Jesus also, that he might sanctify the people with his own blood, suffered outside the gate. Therefore, let us go forth to him outside the camp, bearing his reproach. For we have no continuing city here, but we seek one to come.
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Perhaps the greatest compliment Paul ever paid a group of believers is the comment that he made concerning the saints in Rome. In his letter to them, he told them that they were "able to reprove one another." This means (1) that they were all discerning enough to know when one among them needed reproof, (2) that they all were bold enough to approach a brother who had wandered off the right road, and (3) that they all had enough of the love of God in action (charity) to receive correction with meekness when it was given to them.
These three qualities of the saints in Rome are all expressions of the love of God, but consider most of all the latter one. Instead of acting insulted when correction was offered, the saints in Rome were able to receive correction with a bright attitude. In immature children and adults, in whom love of self reigns, correction evokes anger, or pouting, or backbiting, or gloomy silence. But the love of God is not easily provoked. Solomon said, "Rebuke a wise man, and he will become wiser." But when a fool is rebuked, the fool tries to make the one who rebukes him suffer, and there is a reason for this. Those who react to correction with pouting or anger are, in effect, striking back at the one offering the correction in order to make it less likely that he will offer such correction again. This happens frequently, and it often succeeds.
Many parents today dread their children's sulky, angry reactions to correction so much that that they shrink from giving it. But children must not only be corrected; they must also be trained to receive correction in the right way so that they can learn from it. That is what our heavenly Father teaches us.
Charity makes us not easily provoked by correction because it makes us trust God to correct us when we need it and to understand that without correction, we will never find the way. As Brother Delbert once told me, "Nobody is born right with God." The knowledge of God must be learned, and learning includes being corrected and changed. Solomon said it best: "The reproofs of instruction are the way of life" (Prov. 6:23). To become angry when we are corrected is to hate life itself.
Charity is not easily provoked by the mistakes others make. It allows for mistakes because it understands that, as one prudent man had said, "Anything worth doing, is worth doing wrong." That is, it is OK to make mistakes; often, that is how we learn to do things right. "It is a glory for a wise man to overlook errors", Solomon told his son, adding in another place, "Don't listen to every thing that people repeat. You know yourself that you have cursed people in your own heart [and later been ashamed of it]." Charity is patient (1Cor. 13:4a), and patience is a willingness to wait around until someone "gets it right".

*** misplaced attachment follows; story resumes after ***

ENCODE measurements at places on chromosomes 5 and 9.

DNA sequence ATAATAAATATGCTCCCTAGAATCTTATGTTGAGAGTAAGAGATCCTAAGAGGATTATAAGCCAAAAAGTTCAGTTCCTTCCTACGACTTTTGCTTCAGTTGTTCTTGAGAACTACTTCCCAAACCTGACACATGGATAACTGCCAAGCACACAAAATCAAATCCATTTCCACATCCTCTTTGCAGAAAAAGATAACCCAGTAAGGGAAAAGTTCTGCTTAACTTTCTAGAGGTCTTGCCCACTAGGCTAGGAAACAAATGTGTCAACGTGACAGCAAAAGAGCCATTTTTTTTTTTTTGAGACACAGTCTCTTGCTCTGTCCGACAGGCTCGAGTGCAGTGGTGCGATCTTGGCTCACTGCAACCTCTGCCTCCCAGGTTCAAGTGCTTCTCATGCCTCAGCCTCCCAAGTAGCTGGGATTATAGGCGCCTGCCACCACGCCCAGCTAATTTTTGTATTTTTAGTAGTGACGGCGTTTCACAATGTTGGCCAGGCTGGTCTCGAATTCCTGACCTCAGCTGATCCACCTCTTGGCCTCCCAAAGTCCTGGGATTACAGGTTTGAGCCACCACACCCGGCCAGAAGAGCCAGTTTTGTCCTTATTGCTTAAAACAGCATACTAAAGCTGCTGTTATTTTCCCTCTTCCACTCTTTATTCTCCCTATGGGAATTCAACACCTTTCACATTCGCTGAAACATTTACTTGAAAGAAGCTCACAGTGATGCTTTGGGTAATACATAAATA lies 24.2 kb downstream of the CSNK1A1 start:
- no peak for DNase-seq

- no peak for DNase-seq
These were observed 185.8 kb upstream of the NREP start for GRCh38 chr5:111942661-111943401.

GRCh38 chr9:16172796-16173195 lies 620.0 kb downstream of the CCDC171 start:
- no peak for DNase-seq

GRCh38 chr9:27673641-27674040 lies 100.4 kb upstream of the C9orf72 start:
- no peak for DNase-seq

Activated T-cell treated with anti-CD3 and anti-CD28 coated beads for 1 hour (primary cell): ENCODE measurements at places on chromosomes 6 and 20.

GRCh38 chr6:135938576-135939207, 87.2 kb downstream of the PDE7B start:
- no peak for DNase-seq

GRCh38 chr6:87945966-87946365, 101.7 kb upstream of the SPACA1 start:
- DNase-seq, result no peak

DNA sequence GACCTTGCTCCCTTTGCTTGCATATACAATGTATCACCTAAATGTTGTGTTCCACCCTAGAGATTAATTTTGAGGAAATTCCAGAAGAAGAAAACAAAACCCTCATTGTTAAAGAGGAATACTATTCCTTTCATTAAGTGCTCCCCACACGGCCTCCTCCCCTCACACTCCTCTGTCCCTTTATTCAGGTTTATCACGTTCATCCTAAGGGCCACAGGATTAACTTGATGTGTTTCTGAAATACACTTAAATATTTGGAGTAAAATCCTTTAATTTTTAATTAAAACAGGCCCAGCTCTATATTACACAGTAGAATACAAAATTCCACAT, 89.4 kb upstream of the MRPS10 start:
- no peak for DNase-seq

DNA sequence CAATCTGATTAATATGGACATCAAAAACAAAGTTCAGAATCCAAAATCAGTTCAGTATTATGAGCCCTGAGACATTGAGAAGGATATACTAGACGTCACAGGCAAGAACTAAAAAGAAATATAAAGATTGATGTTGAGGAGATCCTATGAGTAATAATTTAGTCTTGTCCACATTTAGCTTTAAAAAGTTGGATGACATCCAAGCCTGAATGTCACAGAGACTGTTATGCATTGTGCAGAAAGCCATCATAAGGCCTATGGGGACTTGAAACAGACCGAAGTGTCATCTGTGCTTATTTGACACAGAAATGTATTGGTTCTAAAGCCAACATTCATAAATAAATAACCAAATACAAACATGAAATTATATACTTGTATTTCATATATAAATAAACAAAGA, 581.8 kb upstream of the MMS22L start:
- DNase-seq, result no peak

Charity is not easily provoked because it trusts in the living God to be in complete command of every circumstance and every person in your life, for your good, and it is very difficult to be provoked by a mistake someone has made when you know that is a mistake designed by your Father, who works all things together for your blessing.
Finally, that "charity is not easily provoked" does not mean that charity is never provoked. God has been provoked often and deeply by stubborn, sinful attitudes, and we are free to feel the same way in certain circumstances. Lot's righteous soul was provoked every day by the filthy conduct of the wicked citizens of Sodom where he lived (2Pet 2:7-8). The flesh, trying to imitate true charity (the love of God in action), would lead us to hide any anger, any indignation, any vexation that we might feel when faced with open, stubborn wickedness, making a show of its calmness in the face of vile behavior. But the flesh's show of peace in the time of trouble impresses only people who also are "in the flesh". The love of God in us liberates us to be either patient and angry, to be silent in the face of error or to rebuke it, to sympathize with a weakness in a brother or to refuse to tolerate it. In other words, charity releases us to feel whatever God feels, and to react to everything the way God reacts.
Paul's comment that "charity is not easily provoked" does not imprison us in that phony world of Christian acceptance and toleration of sin, but that is how the flesh reads it. The flesh is always looking for Scriptures that it can use to persuade men not to resist its will. And that incessant, stubborn search by men to find a reason to excuse sin rather than to repent of it is one of the wicked deeds among sinful men that always provoked the wrath of our very patient God, even if He is "slow to anger and full of mercy".